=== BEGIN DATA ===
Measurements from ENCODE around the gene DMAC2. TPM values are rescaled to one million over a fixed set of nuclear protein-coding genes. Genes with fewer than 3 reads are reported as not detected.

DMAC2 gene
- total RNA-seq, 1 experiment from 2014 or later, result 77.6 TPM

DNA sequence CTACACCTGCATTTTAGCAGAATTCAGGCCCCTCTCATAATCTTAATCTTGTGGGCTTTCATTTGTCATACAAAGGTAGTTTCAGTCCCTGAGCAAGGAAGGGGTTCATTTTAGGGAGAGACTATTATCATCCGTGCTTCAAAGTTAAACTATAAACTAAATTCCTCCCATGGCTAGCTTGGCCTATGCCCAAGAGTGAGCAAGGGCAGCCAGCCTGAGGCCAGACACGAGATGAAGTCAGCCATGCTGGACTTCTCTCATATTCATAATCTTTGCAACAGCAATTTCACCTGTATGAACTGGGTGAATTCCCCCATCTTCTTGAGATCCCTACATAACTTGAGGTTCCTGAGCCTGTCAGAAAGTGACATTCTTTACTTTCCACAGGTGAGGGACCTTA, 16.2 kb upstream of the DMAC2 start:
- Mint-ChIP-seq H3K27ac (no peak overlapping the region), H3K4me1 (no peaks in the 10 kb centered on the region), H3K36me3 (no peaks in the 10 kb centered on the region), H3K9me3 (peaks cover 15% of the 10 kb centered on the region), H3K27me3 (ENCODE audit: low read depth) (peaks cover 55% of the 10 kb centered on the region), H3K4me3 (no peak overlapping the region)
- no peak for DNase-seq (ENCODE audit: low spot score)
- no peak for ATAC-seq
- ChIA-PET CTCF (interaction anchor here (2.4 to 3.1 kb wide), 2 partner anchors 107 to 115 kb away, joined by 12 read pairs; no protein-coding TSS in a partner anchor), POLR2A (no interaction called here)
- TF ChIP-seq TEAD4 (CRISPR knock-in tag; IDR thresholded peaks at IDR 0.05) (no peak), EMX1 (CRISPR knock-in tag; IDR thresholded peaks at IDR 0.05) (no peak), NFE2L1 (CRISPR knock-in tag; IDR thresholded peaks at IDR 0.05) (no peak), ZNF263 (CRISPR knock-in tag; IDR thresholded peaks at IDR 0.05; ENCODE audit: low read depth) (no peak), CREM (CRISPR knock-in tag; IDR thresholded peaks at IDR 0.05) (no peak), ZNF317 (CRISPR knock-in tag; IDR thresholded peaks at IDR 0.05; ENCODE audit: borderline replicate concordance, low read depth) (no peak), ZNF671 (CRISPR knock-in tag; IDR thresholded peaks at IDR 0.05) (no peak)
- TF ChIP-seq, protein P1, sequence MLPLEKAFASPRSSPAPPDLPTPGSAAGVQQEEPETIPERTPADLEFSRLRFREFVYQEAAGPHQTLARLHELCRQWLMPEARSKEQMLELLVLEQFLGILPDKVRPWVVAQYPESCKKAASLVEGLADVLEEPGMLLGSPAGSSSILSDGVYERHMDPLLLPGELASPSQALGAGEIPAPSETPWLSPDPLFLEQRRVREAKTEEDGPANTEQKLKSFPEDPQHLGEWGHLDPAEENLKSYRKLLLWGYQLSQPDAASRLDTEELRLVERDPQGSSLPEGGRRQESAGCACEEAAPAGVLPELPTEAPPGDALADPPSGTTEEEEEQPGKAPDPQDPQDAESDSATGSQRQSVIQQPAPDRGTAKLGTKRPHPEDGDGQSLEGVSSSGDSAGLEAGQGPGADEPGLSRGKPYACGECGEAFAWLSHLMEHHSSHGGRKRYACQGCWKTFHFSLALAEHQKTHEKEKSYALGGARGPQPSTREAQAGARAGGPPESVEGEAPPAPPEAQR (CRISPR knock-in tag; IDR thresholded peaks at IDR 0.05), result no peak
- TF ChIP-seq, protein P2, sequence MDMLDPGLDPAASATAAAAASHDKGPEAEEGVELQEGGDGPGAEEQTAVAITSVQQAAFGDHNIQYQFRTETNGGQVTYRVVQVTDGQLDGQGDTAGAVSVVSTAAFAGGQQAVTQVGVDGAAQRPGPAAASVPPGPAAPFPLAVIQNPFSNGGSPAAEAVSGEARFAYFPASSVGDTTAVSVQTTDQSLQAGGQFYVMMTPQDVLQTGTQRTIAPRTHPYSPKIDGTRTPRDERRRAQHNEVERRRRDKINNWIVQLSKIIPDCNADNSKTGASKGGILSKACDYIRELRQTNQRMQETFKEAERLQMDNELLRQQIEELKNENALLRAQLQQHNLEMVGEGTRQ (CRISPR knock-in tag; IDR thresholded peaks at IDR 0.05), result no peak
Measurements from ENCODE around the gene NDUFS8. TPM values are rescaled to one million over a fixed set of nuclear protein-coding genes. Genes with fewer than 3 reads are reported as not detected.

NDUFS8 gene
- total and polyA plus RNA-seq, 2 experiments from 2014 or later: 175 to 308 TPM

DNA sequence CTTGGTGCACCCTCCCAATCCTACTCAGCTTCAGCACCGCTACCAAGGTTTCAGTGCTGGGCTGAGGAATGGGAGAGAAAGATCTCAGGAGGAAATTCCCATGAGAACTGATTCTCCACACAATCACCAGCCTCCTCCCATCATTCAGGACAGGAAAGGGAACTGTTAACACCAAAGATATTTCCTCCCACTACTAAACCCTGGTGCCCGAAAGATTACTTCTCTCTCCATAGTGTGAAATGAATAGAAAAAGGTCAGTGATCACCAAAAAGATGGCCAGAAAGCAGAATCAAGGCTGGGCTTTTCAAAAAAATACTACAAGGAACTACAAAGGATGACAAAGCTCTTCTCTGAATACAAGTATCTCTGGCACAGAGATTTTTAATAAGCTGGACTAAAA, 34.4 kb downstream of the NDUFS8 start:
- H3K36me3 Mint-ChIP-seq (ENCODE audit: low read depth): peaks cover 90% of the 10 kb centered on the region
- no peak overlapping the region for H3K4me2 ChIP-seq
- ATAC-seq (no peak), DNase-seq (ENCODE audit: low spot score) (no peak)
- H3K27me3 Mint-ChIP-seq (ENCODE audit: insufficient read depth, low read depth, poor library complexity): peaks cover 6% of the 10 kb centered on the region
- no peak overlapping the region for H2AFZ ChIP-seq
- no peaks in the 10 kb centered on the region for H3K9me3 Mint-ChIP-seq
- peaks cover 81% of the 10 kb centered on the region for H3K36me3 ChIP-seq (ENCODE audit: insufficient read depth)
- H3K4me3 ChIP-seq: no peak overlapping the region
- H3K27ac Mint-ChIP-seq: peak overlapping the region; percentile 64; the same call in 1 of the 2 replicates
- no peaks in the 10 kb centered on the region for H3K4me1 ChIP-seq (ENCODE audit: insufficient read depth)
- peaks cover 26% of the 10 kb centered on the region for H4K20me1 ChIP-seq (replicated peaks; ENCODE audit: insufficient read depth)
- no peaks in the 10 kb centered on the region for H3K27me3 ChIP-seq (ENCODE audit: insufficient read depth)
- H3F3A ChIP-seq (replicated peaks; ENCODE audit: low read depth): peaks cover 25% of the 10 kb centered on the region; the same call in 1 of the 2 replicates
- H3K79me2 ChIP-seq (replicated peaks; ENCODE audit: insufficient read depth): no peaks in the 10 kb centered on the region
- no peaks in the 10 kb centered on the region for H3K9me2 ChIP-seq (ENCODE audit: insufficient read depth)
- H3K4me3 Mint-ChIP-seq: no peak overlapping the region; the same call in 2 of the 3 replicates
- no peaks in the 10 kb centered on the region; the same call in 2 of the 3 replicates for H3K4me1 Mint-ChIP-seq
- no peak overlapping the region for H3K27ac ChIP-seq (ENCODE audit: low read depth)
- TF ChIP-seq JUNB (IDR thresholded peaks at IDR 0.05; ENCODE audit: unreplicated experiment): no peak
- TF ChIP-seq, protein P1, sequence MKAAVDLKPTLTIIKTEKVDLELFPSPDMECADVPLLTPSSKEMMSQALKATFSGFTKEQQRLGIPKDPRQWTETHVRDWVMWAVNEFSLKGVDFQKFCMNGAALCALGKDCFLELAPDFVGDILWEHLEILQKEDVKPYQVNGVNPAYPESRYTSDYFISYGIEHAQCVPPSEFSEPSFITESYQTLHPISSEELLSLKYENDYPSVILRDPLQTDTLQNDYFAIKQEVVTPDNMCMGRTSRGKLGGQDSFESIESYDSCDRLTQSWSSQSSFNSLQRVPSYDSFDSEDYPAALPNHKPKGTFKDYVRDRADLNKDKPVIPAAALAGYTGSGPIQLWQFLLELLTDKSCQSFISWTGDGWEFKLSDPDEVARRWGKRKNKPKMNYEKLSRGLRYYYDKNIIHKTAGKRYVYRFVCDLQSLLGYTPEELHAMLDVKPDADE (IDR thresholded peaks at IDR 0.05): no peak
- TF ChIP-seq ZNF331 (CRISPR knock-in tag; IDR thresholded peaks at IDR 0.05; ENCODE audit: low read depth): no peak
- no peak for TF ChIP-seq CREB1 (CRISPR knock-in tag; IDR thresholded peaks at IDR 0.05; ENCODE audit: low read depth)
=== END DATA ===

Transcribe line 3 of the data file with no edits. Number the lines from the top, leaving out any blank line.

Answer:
- total RNA-seq, 1 experiment from 2014 or later, result 77.6 TPM